It’s tornado season, so an imaginary sudden devastation of Kansas City may as well begin there.
You emerge to a wind-ravaged scene of pain and terror, and that first human sweeping toward you to offer aid just might come wearing a green vest and hard hat.
And when your eyes focus, you see it’s your neighbor.
You may not know that hundreds of such volunteers have gone through intense training to earn those green vests — a legion of citizens certified as members of area Community Emergency Response Teams.
Tornadoes would be just the most obvious threat on their minds.
Whatever might happen — ice storm, the electric grid shuts down, a terrorist bomb, hellfire, flood — these volunteers would self-deploy from their homes with their government-issued backpacks of tools to check on neighbors and organize help before emergency crews arrive.
“We’re first-first responders,” said Walter Cox, 60, a member of the Kansas City team. “We help secure and make it safe … get people triaged and be ready to help direct ambulances and fire and police.”
They’re always asking, “What if…?” said fellow team member Isaiah Muhammad, 76.
“We know at some point we sit on a fault line, and someone’s going to need our help,” teammate Crystal Johnson, 58, said.
“We never know when,” she said, “we never know the time, we never know why … but whatever the circumstances, we need to show up.”
Anyone wanting the free training in Kansas City would have to wait four to six months because demand is so high, said the city’s emergency management director, Jennifer Fales.
Nationwide, more than 20,000 people are taking the training each year, according to the Federal Emergency Management Agency.
Who are these stand-by heroes?
Just regular folks, Cox said. Why wouldn’t anyone want this training, he asks.
But if asked why they do it, most of these volunteers remember something out of the ordinary that inspired their service.
“Katrina did something to me,” Muhammad said, seeing so many people in flooded New Orleans in 2005, unprepared and their overwhelmed government rescuers unable to help.
Barbara Muhammad, 64, of Kansas City — not related to Isaiah Muhammad — honors her mother, who until she died at 80 was regularly canning food and frequently walking the steps up and down from her eighth-floor apartment.
She knew she’d need to be strong enough to walk those steps if the elevator were out, Muhammad said.
“I thought about my mother, preparing for disaster,” she said.
Clark Corogenes, 36, is deaf. He remembers when he was 12, frightened by Kansas City’s 1993 flooding.
Years later, as an advocate at The Whole Person supporting people with disabilities, he wanted to help others prepare the way he was preparing for emergencies.
“People who are deaf and hard of hearing, people with disabilities, can do this,” Corogenes said through a sign-language interpreter. “It’s important for them to feel safe and protected.”
Cox’s grandmother survived the Hyatt skywalks disaster in 1981 that killed 114 people
“If more people knew how to help people,” he said, “if more people had training, possibly more lives could have been saved.”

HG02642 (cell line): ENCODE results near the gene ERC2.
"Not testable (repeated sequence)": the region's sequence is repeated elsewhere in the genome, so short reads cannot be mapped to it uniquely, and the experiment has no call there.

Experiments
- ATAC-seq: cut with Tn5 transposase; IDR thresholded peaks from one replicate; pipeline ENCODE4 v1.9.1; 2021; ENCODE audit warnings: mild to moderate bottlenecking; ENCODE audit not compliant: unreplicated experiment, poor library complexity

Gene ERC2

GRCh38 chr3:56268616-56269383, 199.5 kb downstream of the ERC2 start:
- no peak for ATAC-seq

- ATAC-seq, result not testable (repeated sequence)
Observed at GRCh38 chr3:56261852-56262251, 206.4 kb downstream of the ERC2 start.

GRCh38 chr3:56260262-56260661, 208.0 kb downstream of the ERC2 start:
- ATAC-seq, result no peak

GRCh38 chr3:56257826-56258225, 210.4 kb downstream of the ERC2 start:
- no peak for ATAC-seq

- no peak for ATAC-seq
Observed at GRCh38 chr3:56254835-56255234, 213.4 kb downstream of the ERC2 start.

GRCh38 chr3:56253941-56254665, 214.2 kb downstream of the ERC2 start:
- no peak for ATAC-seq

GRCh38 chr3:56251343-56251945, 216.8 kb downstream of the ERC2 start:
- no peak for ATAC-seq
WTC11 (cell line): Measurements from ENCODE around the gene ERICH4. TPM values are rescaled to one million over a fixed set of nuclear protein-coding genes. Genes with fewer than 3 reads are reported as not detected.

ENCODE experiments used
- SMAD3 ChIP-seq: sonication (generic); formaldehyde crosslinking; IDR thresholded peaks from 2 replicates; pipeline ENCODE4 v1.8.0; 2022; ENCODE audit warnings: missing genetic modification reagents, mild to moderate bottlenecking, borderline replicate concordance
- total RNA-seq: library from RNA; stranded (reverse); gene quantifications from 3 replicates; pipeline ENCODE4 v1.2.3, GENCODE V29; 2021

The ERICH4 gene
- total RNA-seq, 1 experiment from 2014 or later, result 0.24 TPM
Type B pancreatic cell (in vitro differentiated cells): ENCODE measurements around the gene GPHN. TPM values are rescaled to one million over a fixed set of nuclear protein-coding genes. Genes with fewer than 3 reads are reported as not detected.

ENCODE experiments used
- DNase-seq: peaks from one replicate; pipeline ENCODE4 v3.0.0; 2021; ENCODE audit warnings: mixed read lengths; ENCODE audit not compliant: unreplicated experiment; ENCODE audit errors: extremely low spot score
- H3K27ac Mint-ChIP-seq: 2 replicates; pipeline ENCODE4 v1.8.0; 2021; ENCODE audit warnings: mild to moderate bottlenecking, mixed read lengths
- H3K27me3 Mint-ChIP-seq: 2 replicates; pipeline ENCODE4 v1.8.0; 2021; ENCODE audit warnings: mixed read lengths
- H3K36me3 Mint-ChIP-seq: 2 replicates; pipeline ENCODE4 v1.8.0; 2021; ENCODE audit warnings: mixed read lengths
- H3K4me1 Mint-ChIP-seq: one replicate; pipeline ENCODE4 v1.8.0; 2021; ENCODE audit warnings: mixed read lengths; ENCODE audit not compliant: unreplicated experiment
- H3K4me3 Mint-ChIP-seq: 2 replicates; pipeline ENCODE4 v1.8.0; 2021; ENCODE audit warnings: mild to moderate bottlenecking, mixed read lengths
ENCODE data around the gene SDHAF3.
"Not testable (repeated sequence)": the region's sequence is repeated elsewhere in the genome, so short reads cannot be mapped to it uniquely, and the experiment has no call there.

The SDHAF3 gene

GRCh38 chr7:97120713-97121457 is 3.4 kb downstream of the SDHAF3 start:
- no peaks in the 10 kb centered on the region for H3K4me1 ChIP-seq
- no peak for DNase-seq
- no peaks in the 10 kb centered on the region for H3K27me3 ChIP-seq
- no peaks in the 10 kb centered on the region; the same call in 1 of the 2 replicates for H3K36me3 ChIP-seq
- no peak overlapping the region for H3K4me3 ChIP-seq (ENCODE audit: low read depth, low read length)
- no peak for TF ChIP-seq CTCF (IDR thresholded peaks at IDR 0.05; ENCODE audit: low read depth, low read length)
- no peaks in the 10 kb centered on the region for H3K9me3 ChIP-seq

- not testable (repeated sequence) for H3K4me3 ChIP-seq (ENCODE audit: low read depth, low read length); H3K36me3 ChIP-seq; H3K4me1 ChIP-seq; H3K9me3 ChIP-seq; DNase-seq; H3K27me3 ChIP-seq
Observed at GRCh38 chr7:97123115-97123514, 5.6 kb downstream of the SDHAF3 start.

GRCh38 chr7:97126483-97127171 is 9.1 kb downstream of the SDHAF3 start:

All of the Kansas City team members who gathered recently at the city’s emergency operations center to talk about their service were already learning preparedness — some with church groups — when they found out about the city’s training.
The city deals 24 hours in training spread out over six sessions. The work includes learning how to deal with fire and natural gas, first aid and treating injuries, search and rescue operations, team organization, and the psychology of terror and disaster.
They build up to a full-scale exercise in simulated disasters complete with people screaming in distress, suffering from harrowing injuries, often set in darkness.
“They (the injured) use intensive makeup for that shock factor,” Cox said. “The grand finale puts it all together. It’s utter chaos.”
Fales, who helps organize the simulated rescue missions, would call it “engineered chaos,” she said.
They learn that they first take care of themselves. They make sure their own families are safe. Then they venture out to check on neighbors.
“You start where you stand,” Fales said. They take their backpack of tools and give aid and comfort.
They will have heavy flashlights, nonsparking tools, a 52-piece first aid kit, disposable medical gloves, duct tape, a whistle and more, along with the signature green hardhat and vest.
They’re ready to organize teams. They know how to shut off gas lines to homes. They can operate fire extinguishers.
“The people that do this are a special people,” Johnson said, “who share concern for other people than themselves.”
Look for them in the next disaster, God forbid there is one. They’ll be the ones in green.
Community Emergency Response Teams
To locate a team and training opportunities, go to www.fema.gov/community-emergency-response-teams
Inside the CERT team’s green backpacks
Green safety vest
4-in-1 spark-proof tool
Disposable medical gloves
52-piece first aid kit
Flashlight with two D-cell batteries
Hard hat (green)
Leather work gloves
Multifunctional tool with holster